Google announced the completion of its new web indexing system, called Caffeine, in a blog post Tuesday. According to Google, Caffeine will provide at least 50 percent fresher results for web searches than its last index.
Google started testing Caffeine in August 2009, and it was suggested that Caffeine would go live “after the holidays.”
Google’s old search index consisted of several layers, some of which were refreshed at a faster rate than others–the main layer updated every couple of weeks. Basically, this meant that content was not added to the Google search index until a layer was refreshed, so there was a significant delay between publishing content and having it show up on the search engine.
Caffeine analyzes the web in small portions, instead of analyzing the entire web, and updates the search index constantly. So, instead of having to refresh an entire layer, Caffeine can add new pages directly to the search index–hopefully, this means that pages will appear in the Google search index faster than ever.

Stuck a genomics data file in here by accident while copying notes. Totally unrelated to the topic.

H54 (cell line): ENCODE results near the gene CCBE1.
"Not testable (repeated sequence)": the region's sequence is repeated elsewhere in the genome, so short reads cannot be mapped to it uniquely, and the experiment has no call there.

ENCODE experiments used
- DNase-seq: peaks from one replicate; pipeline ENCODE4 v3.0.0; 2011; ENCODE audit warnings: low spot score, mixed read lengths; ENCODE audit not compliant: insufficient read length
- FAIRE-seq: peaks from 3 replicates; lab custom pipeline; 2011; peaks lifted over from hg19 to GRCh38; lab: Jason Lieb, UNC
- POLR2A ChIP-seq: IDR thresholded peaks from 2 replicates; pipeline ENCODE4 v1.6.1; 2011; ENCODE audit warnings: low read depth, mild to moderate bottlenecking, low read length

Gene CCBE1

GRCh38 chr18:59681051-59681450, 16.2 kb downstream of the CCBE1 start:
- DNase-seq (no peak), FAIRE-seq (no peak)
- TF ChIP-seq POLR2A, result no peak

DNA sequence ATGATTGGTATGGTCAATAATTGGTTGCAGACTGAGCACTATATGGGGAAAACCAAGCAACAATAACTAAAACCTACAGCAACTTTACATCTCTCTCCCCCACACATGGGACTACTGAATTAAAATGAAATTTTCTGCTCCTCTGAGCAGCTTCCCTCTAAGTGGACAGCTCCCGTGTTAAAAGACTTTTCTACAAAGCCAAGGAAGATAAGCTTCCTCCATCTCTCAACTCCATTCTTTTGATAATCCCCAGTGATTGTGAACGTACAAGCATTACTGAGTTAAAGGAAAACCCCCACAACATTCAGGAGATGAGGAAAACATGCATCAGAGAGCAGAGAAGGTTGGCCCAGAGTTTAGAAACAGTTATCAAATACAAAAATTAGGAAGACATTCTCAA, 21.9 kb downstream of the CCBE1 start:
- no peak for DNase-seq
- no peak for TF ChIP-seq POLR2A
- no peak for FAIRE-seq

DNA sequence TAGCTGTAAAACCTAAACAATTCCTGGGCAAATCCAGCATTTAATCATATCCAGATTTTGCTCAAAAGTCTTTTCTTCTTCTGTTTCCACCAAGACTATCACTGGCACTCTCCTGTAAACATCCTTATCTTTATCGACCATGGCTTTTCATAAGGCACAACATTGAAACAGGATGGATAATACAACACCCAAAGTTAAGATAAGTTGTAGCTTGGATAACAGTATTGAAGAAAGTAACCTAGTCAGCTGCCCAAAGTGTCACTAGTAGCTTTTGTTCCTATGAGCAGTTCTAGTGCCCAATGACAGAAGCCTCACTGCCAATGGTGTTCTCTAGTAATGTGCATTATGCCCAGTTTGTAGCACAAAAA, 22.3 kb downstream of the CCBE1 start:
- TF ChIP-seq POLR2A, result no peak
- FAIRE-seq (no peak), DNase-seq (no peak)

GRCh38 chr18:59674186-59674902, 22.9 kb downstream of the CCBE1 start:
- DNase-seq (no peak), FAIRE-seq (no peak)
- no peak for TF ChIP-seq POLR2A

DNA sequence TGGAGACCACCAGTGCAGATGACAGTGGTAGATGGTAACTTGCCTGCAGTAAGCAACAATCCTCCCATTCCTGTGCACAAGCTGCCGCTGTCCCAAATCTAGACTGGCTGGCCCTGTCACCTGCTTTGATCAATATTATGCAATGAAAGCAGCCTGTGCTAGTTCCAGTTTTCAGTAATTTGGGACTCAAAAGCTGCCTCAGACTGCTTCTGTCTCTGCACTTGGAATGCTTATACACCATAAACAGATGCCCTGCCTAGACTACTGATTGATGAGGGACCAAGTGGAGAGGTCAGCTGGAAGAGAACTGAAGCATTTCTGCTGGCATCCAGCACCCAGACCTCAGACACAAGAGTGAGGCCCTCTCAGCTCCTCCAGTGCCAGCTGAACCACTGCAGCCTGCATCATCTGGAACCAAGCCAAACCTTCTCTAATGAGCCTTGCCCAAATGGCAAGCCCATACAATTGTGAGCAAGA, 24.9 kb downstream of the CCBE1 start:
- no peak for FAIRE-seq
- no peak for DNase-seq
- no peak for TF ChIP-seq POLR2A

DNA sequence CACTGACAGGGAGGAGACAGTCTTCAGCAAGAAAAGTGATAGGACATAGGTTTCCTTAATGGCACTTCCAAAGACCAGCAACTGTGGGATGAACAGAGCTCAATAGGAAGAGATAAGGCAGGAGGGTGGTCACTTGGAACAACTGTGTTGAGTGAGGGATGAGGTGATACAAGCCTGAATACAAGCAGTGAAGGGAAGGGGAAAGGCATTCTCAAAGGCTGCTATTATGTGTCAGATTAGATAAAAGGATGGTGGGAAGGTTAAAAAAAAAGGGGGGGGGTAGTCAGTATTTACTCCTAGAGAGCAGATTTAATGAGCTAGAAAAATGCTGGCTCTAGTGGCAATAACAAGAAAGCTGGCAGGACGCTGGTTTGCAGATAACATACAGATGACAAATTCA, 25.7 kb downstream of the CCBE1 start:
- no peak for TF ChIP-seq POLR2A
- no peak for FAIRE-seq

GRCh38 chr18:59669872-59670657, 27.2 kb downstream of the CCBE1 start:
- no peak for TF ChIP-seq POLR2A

According to Google, Caffeine takes up almost 100 million gigabytes of storage and adds information at a rate of hundreds of thousands of gigabytes per day. Google says that “if this were a pile of paper it would grow three miles taller ever second”–that’s how quickly Caffeine can index webpages.
Caffeine went live in the last few days, and is now being used in all Google searches. If you’re just a regular internet-trolling search-engine user, this means that you may start seeing different search results–hopefully more up-to-date, relevant news stories and blog posts.
If you’re a business user, or if you otherwise utilize search engine optimization techniques in order to get your pages indexed and ranked by Google, however, Caffeine may affect you (at the moment, it’s unclear exactly how it will affect you–though I imagine it may act as a stimulant and cause you to lose sleep, heh). After all, something that affects search engine results will certainly affect the practice of SEO.